That left eventual winner McKay ahead, but he lost much of a near half-minute lead due to, of all things, his path being blocked by the parked car of a fellow competitor who’d left it to aid a rival who had crashed and rolled, before a spin from McKay on the following lap allowed Pitt through to the lead.
However, the Queenslander would have to wait until the following year to win an ATCC: his Jaguar encountered gearbox problems, allowing McKay to sneak through to claim the maiden title by six seconds.
The closest finish of the 1960s came in the very last race of the decade, playing a direct role in deciding the first championship held over multiple rounds!
Geoghegan and Porsche pilot Allan Hamilton entered the race split by three points, but with each needing to drop their worst round, Hamilton could beat ‘Pete’ to the title by winning the race if the Mustang driver failed to score.
And he nearly did it, too.
With Geoghegan’s aforementioned push-start expected to lead to his exclusion from the race – and, therefore, prevent him from scoring any points – Hamilton was gifted one half of the equation he needed to win the title.
The other came in the form of dramas for the two cars ahead of him. John Harvey led the early going in Bob Jane’s Mustang before two mid-race punctures handed the lead to Norm Beechey, the Monaro holding a comfortable margin over Hamilton’s 911.
But Beechey soon encountered transmission problems that allowed Hamilton to slice the deficit to shreds.
After 40 laps, the smoking Holden only just made it to the chequered flag first, ahead of Hamilton by just 0.3 of a second.
Two of the races across the decade produced winning margins of over a lap, illustrating both the rapid pace of progress as well as how unreliability could quickly whittle down the top contenders.
Beechey’s 1965 championship win at Sandown came with a margin of one lap back to Geoghegan, whose Ford Cortina was no match for the new Mustang – nor could any other car on the grid hold a candle to the lightweight V8 muscle car.
There were two of the new ‘pony cars’ in the race; Jane’s Mustang qualified on pole by over four seconds and led the early stages but broke down while holding second place, while Beechey rose from 14th on the grid to second place by lap two!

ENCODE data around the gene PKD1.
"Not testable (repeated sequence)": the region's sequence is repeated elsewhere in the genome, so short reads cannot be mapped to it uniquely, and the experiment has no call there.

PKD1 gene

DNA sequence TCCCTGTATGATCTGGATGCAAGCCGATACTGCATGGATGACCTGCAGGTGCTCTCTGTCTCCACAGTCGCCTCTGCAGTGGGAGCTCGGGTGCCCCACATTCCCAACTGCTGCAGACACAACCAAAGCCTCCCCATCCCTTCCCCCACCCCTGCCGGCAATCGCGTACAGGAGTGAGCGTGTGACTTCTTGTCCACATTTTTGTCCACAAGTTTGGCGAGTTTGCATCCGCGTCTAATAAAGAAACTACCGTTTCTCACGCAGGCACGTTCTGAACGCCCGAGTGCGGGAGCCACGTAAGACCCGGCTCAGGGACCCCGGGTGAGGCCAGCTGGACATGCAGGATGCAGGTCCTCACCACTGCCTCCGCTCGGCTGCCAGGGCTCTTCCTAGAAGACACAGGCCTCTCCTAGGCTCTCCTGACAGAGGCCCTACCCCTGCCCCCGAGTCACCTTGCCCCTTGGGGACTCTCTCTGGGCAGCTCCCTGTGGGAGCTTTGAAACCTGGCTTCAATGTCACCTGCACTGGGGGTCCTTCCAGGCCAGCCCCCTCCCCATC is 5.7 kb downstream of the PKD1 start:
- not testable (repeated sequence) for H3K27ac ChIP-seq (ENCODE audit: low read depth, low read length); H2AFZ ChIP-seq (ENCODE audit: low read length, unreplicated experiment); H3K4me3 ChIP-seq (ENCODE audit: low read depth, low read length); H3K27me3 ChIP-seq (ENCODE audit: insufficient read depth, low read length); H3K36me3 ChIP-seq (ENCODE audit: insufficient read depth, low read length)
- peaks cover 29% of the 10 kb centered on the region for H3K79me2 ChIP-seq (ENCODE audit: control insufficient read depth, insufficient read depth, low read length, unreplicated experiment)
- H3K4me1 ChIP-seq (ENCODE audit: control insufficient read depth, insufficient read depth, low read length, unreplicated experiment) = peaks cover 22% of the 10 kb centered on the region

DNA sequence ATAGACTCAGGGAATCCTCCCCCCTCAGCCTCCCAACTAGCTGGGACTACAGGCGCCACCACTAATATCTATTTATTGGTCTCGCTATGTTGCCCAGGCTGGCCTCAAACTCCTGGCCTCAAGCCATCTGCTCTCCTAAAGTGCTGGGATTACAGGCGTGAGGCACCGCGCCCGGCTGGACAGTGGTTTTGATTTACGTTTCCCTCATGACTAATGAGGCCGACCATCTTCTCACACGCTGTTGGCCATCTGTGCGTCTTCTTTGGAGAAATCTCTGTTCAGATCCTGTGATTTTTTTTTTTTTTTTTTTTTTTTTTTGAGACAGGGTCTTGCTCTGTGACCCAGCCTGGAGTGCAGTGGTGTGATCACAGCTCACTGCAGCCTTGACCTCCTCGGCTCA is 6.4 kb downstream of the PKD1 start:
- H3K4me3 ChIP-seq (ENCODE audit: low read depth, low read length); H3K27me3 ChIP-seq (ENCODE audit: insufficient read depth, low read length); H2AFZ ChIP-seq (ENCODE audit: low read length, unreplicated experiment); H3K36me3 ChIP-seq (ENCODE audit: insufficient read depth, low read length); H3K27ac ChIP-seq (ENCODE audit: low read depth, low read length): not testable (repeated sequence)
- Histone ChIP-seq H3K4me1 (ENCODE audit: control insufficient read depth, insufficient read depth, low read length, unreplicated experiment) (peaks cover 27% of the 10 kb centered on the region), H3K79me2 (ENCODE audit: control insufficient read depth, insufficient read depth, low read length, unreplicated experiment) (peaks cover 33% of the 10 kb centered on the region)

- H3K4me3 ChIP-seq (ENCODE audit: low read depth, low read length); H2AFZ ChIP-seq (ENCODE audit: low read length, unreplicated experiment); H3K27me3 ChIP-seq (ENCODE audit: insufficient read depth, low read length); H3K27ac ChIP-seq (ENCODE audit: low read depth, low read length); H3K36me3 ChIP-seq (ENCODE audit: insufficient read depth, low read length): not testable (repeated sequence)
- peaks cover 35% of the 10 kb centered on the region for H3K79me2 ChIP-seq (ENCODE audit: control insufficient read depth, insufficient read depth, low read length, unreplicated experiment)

It was Geoghegan who produced the other victory by over a lap, heading home Hamilton’s Porsche at the Mount Panorama round in 1969 after chief rival Jane retired, while Beechey failed to start the race after crashing in practice.
Oddity of the Decade
It’s hard not to do a double-take when looking at the qualifying times for the 1964 championship race at Lakeside.
Jim McKeown secured both pole position and set the fastest lap of the race in his Lotus Cortina, but while his race lap was a 1m08.2s, his qualifying time was 11 minutes, 40.2 seconds!
Many different qualifying formats have been used to determine grid positions across the 60 years of the championship, but the one used at Lakeside in 1964 is unique.
Four 10-lap heat races were used to whittle the 33-car field down to a 20-car grid for the championship race, with each race devoted to different classes based on engine capacity.
However, the grid positions were set by a driver’s total elapsed time for his heat, regardless of which heat he’d raced in – McKeown beat Geoghegan in their heat, while Jane won his heat but, as it was slower, lined up third on the grid!